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The aim of place-based education (PBE) is to, “ground learning in local phenomena and students’ lived experience.” (Smith, 2002, p. 586)
Greg Smith is an expert on PBE and has worked with University of Wyoming Educators through an extensive workshop. He has provided many resources in collaboration with Sylvia Parker and Martha Inouye of the University of Wyoming’s Science and Math Teaching Center (SMTC).
PBE can occur along a continuum but is typified by 15 Aspects that include its authenticity (Does it center on real issues?), the students’ roles (Are they creators of the curriculum?), its location (Is nature essential to the curriculum?) and services (Does it benefit the community?). This rubric created by Sylvia Parker and Greg Smith allows instructors to assess their PBE courses and projects on this continuum.
…to make a space a place, there is a social investment of meaning…(Taylor, 2004, p. 1)
As you consider deeply integrating place into your science teaching, we suggest reading Braiding Sweetgrass: Indigenous Wisdom, Scientific Knowledge and The Teachings of Plants by Robin Wall Kimmerer. In this book, Robin elagantly knits together indigenous ways of knowing and botanical scientific knowledge. She both celebrates and challenges traditional scientific approaches and shows how they could be strengthened by acknowledgement of our emotional connections to the earth and all of its beings.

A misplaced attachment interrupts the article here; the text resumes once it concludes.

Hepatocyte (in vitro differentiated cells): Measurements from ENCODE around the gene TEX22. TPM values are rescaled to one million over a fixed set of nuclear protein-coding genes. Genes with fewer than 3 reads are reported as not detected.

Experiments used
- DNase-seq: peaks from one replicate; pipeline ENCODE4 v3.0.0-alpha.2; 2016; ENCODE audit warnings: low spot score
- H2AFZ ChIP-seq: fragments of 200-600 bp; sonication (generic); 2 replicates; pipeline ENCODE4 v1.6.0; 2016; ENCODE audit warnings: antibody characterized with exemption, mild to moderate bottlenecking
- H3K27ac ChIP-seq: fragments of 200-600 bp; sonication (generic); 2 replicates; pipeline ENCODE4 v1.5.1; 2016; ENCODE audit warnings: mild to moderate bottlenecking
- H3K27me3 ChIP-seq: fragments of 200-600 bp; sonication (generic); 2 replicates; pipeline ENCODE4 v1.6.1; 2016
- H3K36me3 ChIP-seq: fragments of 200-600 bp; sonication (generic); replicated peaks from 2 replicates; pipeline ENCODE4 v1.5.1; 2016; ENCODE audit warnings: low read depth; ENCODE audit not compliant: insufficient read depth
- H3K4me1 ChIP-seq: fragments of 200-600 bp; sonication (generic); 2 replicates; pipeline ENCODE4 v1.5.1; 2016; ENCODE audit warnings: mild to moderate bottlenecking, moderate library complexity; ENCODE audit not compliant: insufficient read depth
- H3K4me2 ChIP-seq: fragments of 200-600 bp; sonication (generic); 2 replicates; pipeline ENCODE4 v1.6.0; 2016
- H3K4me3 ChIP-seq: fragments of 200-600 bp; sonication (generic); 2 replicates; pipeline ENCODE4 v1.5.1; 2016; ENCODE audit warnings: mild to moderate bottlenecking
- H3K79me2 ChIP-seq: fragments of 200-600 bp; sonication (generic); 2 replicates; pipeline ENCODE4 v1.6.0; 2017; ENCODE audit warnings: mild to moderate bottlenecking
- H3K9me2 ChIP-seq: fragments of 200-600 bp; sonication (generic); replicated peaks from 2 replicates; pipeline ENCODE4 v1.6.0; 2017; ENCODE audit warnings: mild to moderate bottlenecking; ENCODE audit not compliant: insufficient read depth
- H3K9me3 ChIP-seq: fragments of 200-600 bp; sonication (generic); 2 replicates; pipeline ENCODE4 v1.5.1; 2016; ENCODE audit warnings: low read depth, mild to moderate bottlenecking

In this writing, Dr. Michele Larson writes about placed-based learning and outdoor experiences.
Kimmerer, R. W. (2013). Braiding Sweetgrass: Indigenous Wisdom, Scientific Knowledge and The Teachings of Plants. Minneapolis, MN: Milkweed Editions.
Smith, G. (2002). Place-Based Education: Learning to Be Where we Are. 584-594. Phi Delta Kappan. https://doi.org/10.1177/003172170208300806
Taylor, L. (2004). Sense, Relationship and Power: Uncommon Views of Place. Teaching History. 116: 6-8, 10-13. Retrieved from http://libproxy.uwyo.edu/login/?url=https://search.proquest.com/docview/213508113?accountid=14793